The inauguration of the Australian War Memorial, Canberra, ANZAC Day 1929 by Louis McCubbin:

(Australian War Memorial ART09852; oil on canvas; a view from the bottom of Mount Ainslie and looking towards what is now Anzac Parade and Parliament House)

Anzackery today is a form of patriotic mysticism trotted out by prime ministers and old military buffers.

But why is it so popular?

Well, it's partly because it simplifies complex emotions and suffocates them in a layer of nostalgia. That one obvious element we can all see.

But then it's also because it is an apolitical instrument, usable by either side. Rather than let us on Anzac Day quietly contemplate war and its effects, Anzackery drops loud and heavy hints as to how we should feel.

John Howard, Rudd and Julia Gillard all played the Anzac tune to bolster support for increasingly unpopular wars.

For example, Julia Gillard on Anzac Day 2012 referred to

“...the tradition of arms passed down unbroken over a century to more recent conflicts”

and Abbott, just before he became prime minister, said he yearned to know more of soldiering in the mould of the original Anzacs, who were

“...the best of the best… the best of us."

Serving soldiers, according to James Brown in his book, Anzac’s Long Shadow, are rather more circumspect about Anzac; they are reluctant to be measured against the superhero dimensions to which Anzackery has inflated the original Anzacs.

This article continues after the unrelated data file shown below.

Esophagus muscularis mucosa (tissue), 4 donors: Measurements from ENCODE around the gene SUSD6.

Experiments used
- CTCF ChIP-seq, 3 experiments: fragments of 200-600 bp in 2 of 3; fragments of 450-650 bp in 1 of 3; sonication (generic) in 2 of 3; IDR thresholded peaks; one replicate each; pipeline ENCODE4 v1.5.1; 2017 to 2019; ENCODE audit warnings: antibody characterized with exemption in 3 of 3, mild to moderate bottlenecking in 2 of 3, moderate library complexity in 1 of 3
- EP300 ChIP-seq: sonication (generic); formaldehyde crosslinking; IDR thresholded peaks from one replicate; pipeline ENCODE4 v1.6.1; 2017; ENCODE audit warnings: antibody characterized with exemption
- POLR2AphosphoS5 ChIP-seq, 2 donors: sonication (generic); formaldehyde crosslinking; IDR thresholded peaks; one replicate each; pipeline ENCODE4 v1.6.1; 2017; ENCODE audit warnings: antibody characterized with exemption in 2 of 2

Yet the Chief of Army, Lieutenant General David Morrison, allowed himself a rhetorical flourish when he addressed troops returning from Afghanistan recently:

"You have joined that long, loping column stretching back in memory’s eye through the mist of time, of those who have worn the slouch hat and Rising Sun badge abroad in the service of their country."

Traditions of arms tend to be buffed up and romanticised in direct proportion to the increasing distance in space and time from the front line.

A good example of this is The Spirit of ANZAC, by retired Colonel Arthur Burke OAM who claimed at Gallipoli that:

"A new world was born. A new side of man's character was revealed. The Spirit of ANZAC was kindled. It flared with a previously unknown, almost superhuman strength. There was a determination, a zest, a drive which swept up from the beaches on Gallipoli Peninsula as the ANZACs thrust forward with their torch of freedom."

Since then, Burke says, the Spirit lives in schools, on sports fields, indeed all over Australia and New Zealand.